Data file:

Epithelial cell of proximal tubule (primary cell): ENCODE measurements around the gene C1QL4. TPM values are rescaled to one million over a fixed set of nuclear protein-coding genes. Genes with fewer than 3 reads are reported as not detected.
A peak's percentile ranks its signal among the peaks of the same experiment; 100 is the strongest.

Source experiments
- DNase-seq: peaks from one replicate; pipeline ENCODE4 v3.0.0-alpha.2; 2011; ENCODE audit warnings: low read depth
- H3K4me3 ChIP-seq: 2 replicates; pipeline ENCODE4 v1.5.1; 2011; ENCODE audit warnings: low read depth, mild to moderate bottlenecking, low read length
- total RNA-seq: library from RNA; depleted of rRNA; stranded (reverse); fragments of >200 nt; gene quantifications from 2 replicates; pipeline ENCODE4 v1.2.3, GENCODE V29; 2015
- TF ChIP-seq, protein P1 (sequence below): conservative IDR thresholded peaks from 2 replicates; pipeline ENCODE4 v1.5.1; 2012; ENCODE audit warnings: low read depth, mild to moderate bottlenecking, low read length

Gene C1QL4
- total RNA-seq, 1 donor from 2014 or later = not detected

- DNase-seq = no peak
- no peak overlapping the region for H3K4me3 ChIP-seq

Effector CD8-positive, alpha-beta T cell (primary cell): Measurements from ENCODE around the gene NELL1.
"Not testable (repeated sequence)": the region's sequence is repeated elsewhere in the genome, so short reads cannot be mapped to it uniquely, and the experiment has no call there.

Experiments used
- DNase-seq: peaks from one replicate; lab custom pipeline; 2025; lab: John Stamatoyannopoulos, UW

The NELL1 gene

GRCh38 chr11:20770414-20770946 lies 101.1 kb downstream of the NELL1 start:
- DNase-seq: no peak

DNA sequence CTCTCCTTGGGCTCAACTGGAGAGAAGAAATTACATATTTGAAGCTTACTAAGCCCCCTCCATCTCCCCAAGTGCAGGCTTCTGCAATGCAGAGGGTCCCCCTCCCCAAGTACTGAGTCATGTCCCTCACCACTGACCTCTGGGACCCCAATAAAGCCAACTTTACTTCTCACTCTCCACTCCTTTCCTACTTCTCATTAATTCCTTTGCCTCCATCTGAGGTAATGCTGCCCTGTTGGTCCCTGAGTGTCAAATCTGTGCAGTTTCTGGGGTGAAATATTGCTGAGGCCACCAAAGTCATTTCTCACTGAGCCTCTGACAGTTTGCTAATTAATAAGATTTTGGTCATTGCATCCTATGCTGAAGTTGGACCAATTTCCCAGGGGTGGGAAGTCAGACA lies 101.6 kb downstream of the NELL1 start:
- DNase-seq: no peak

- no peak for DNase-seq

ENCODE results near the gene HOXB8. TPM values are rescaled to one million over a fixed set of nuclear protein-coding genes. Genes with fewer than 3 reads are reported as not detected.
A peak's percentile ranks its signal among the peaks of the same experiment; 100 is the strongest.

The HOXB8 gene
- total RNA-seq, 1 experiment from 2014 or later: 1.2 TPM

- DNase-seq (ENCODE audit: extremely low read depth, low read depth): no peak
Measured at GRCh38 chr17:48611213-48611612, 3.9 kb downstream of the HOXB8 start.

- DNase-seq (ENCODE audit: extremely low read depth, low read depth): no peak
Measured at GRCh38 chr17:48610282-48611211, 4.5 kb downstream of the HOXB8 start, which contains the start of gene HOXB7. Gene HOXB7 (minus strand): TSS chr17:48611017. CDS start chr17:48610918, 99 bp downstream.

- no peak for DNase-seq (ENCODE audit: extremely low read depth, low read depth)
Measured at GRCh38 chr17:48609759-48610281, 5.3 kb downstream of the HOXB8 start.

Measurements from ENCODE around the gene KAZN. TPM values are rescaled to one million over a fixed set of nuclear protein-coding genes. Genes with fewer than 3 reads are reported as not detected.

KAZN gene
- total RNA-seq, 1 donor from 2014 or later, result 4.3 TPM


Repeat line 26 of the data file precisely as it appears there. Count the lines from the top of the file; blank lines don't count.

- DNase-seq (ENCODE audit: extremely low read depth, low read depth): no peak